Risk is, and forever will be, synonymous with serving food to the public.
Poor hand hygiene is now the single most cited factor in outbreak investigations. It is just one more food safety factor to manage, but one that must be addressed aggressively - sufficient to match up with the aggressive lawyers, armed with DNA technology and poised to defend any one of your customers. The threat of foodborne outbreaks is much greater than the Workman's Comp and chipped teeth cases that have dominated the agendas of many risk management professionals in the past.
The percentage of operational risk due to poor hand hygiene could well be classified as "Unnecessary Risk" because it is controllable largely through handwashing and doesn't require major capital expense.
Although foodborne illness remains very underreported, the customers are getting more savvy and less tolerant of outbreaks and recalls. "I think with the media attention over the past couple of years, people are more careful when they go to physicians to make a connection between some event, especially when they have a gastrointestinal-type disorder, and physicians are quicker to make a connection," said Dr. Philip Tierno, director of clinical microbiology and immunology at New York University Medical Center.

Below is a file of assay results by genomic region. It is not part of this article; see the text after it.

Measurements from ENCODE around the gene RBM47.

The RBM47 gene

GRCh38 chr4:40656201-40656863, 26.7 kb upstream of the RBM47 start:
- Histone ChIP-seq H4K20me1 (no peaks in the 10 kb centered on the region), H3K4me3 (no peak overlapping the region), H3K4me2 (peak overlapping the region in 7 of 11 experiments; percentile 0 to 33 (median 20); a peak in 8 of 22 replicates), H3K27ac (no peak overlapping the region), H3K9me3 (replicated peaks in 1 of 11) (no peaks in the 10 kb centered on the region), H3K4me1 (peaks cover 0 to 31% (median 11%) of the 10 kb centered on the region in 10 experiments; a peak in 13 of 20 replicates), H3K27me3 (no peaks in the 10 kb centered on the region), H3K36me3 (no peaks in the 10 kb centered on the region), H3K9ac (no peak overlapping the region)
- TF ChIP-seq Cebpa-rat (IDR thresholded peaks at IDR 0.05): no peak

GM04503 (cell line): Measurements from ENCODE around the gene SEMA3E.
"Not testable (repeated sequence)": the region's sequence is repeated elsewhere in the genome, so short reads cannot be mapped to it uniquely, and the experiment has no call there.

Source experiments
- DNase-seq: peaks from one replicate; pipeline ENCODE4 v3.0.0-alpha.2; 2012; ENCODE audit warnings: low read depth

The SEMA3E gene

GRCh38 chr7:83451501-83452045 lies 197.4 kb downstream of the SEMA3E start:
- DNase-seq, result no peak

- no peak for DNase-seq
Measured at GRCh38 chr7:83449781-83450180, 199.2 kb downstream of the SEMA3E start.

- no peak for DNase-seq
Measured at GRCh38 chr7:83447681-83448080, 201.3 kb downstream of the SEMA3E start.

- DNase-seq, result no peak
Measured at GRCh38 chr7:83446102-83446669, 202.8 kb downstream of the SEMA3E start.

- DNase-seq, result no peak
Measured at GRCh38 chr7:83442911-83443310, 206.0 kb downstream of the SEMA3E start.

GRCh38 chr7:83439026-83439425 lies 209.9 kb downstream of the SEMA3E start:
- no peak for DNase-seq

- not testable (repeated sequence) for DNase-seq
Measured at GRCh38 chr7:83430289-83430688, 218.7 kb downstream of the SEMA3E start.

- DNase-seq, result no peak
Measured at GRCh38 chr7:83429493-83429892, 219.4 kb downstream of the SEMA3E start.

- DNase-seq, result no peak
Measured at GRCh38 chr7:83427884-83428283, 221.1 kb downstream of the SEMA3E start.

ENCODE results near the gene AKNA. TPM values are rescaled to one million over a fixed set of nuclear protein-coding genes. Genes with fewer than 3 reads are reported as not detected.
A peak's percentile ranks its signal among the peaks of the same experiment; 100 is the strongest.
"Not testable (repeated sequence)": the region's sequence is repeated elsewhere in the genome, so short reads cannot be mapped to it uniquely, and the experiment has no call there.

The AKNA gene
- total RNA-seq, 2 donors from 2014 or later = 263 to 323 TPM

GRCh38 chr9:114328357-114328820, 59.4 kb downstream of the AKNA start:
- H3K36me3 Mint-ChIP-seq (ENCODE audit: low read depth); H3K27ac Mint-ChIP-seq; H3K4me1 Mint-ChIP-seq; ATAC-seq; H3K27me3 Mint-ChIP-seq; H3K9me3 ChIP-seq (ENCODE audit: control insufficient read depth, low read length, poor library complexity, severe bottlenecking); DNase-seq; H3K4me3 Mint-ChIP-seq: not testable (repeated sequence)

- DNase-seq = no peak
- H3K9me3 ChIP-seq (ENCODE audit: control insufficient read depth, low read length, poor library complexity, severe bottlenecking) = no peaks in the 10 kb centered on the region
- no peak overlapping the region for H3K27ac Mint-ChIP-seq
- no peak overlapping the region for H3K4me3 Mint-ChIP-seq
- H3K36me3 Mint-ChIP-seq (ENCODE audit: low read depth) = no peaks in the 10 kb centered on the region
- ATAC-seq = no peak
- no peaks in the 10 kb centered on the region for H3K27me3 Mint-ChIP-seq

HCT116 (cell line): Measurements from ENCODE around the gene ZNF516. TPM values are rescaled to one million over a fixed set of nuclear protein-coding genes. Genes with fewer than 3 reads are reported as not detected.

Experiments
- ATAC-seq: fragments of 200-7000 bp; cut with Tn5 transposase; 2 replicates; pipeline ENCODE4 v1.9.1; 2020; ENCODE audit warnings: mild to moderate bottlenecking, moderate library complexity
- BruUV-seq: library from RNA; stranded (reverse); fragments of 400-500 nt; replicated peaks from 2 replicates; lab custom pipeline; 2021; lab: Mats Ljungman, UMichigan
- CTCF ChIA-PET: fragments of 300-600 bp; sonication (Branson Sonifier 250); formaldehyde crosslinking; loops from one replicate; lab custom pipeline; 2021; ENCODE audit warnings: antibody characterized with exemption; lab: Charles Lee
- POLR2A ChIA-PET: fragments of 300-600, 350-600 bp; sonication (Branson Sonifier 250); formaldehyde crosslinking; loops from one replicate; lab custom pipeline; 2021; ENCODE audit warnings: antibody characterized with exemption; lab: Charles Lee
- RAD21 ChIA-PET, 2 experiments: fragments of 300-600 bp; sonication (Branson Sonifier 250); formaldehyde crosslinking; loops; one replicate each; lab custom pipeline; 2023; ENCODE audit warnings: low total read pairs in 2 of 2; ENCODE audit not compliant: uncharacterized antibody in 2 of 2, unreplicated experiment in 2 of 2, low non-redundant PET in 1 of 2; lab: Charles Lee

After very successful rounds of investment in temperature control, handwashing is now the biggest single remaining threat to serving safe food. Controlling equipment has proven to be considerably easier than controlling handwashing behaviors. Motivation, training and employee turnover become factors.
We must now learn to control a process that has never been under control. Ignoring handwashing as a priority is easy until faced with a crippling lawsuit. It is often trivialized, feeling that there is nothing that can be done, " we are doing everything we can." Some will correctly say the real problem is keeping ill employees out of the kitchen and keeping ill customers at home (i.e. cruise ship passengers). An understanding of the legal principle of Strict Liability will quickly change that attitude for all but the high-roller risk taker.
This intangible handwashing factor with its lack of standards must be met head-on with the same rigor and level of professionalism as major menu changes.
Don't be discouraged by these three realities:
- The risk will never be zero,
- The risk is rising in spite of the food getting safer and
- Ill employees and ill customers are a constant threat to the health of your business.